Pledging not to raise taxes on middle class Americans, presidential hopeful Gov. Mitt Romney is receiving a rock star welcome at a downtown rally tonight in St. Petersburg.
"I will not raise taxes on small business, and I will not raise taxes on middle income families," the GOP candidate told a crowd that shouted, "Romney! Romney!"
"I will champion small business," Romney proclaimed, as he started his campaign speech.
With Tampa Bay as a backdrop, Romney is rallying thousands of enthusiastic supporters at a presidential campaign stop in downtown St. Petersburg. Although the candidate was about 90 minutes late for the 5:45 p.m. rally, the enthusiastic crowd does not seem to notice.
Part of the delay may be that scores of people continued to pour into the downtown park until 6 p.m. Early estimates put the turnout at 5,000.
An all American-style event seems to be the theme of the Romney rally. Before the candidate took the stage, the campaign showed family movies on a giant screen, children sang the National Anthem and the crowd recited the Pledge of Allegiance, followed by a prayer.
Margaret Good of St. Petersburg arrived three hours early to make sure she could find a good viewing spot to see the GOP presidential hopeful. Good said she is a Democrat who "switched" her vote for Romney. "He's going to get us back on our feet," said Good.
The pre-event speakers included Florida GOP leaders known to locals.
U.S. Rep. Bill Young lauded Romney's performance at Wednesday night's debate against President Barack Obama. "We heard the truth," Young declared to the appreciative crowd.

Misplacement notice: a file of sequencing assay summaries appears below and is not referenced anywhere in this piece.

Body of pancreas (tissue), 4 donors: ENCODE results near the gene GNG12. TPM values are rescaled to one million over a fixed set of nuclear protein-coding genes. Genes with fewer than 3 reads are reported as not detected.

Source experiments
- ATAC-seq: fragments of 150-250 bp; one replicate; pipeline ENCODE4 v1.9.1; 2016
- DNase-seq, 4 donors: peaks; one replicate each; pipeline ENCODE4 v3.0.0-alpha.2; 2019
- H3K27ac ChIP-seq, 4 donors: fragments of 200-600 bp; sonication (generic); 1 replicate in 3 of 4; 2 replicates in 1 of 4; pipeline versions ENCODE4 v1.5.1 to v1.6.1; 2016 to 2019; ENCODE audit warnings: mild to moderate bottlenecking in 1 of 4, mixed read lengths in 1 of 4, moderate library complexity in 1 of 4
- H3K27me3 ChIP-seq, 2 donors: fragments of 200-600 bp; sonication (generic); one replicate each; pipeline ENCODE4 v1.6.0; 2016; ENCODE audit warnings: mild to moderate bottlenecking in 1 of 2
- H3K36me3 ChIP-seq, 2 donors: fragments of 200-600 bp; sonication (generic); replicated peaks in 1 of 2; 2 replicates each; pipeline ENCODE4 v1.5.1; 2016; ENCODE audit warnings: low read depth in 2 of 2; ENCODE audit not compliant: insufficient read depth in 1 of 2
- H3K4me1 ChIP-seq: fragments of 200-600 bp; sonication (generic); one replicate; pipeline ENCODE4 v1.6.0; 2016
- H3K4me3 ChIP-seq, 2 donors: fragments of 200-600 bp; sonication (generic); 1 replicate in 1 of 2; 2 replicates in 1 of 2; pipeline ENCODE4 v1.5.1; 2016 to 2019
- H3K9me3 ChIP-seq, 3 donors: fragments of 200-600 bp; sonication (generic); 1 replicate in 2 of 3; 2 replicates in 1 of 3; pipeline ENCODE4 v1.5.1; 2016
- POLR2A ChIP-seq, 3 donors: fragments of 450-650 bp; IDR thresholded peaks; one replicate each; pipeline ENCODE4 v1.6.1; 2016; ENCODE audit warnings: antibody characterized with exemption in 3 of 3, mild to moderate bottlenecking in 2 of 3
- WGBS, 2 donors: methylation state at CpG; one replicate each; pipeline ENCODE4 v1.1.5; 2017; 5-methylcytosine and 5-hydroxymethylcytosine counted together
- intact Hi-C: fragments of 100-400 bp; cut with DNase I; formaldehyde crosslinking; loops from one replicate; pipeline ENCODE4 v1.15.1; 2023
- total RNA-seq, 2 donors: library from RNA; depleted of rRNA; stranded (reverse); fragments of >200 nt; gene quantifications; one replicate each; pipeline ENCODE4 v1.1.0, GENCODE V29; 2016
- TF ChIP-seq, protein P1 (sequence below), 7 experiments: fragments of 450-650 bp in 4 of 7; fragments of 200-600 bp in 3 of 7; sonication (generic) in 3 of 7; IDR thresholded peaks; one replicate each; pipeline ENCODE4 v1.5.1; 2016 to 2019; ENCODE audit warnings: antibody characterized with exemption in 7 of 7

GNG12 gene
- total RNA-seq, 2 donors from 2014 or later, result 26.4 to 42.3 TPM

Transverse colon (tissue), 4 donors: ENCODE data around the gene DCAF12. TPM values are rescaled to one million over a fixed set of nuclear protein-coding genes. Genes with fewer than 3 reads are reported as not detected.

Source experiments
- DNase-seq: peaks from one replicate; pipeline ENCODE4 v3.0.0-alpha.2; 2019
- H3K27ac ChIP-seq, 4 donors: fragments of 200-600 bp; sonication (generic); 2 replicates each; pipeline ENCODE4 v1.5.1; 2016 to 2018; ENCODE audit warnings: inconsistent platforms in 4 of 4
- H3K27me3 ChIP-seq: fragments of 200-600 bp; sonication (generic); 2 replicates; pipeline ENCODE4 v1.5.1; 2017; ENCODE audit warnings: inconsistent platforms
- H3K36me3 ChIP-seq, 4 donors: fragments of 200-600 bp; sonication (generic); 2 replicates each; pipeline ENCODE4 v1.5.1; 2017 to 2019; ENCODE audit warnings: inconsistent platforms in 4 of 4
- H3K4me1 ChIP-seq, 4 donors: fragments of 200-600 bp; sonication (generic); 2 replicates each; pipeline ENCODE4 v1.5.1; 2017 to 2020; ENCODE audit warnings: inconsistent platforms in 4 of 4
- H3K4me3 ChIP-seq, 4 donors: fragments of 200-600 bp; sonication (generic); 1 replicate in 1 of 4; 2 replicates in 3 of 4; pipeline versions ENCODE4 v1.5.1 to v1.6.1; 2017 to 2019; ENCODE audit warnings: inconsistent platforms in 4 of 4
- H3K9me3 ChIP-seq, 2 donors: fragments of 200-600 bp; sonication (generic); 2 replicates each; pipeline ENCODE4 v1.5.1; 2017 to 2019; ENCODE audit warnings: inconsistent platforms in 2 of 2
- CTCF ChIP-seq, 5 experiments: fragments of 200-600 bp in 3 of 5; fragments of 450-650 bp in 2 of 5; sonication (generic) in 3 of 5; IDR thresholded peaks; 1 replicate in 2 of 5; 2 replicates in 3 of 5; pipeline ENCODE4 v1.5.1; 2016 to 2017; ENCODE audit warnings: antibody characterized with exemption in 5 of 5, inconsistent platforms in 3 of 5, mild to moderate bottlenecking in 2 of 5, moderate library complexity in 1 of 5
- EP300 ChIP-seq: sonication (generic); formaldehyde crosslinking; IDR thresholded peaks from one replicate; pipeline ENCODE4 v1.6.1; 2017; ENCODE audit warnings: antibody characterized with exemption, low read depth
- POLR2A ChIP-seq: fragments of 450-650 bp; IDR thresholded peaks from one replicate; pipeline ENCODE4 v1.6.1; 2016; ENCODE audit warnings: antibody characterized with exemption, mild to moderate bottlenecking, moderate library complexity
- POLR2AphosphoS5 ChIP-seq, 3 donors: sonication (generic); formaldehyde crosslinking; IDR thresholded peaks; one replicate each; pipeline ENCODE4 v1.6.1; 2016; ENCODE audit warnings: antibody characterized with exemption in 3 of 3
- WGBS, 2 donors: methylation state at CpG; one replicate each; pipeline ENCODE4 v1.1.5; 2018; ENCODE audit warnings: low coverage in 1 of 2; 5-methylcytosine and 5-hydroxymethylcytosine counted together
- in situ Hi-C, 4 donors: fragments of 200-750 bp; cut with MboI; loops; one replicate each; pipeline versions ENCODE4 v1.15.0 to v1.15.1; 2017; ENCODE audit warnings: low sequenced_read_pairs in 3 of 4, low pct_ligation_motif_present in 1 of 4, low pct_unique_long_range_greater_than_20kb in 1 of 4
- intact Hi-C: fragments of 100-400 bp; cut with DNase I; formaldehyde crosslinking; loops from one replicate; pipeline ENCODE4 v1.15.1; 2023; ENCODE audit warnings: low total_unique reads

Former St. Petersburg Mayor Rick Baker said Romney "saved the Olympics. He knows what we need to do."
South Pasadena Mayor Kathleen Peters, who's running for a House seat in the Florida Legislature, urged supporters to "help us get Mitt Romney in the White House."
EJ Otero, who's running for Congress, compared Romney to President Ronald Reagan.
The former Massachusetts governor is visiting Florida, a key battleground state, after his strong performance Wednesday in the first of three televised debates against Obama.
Romney's campaign is working hard to maintain that energy and momentum. An article posted by Boston.com described Romney's performance as "aggressive, crisp and confident," reinvigorating a campaign that had appeared lagging.
Supporters seem to share in the renewed excitement. They are decked out in red, white and blue as well as Mitt Romney for President T-shirts and even costumes of Lady Liberty and Uncle Sam. Two small planes, with protest banners trailing, circle overhead. They just seem to add to the theatrical atmosphere and excitement.
Marshall Adams, who came out to the rally, was adamant in his support for the candidate. "Realistically, I don't believe this country will survive four more years under Obama."
Friday's event is being held at the picturesque Pier Park, 550 Second Ave. NE. Although the event is free attendees had to obtain tickets in advance.
Gates opened at 3:45 p.m. for the outdoor event, but people started arriving as early as 2, with some folks gathering at local outdoor restaurants.
Romney was just in Florida's Tampa Bay area two weeks ago, when he stopped in Sarasota for a rally that drew 4,000 people.
Ann Romney, the candidate's wife, spoke in St. Petersburg during the Republican National Convention. She cut the ribbon on a new therapeutic playground for disabled children getting therapy at All Children's Hospital.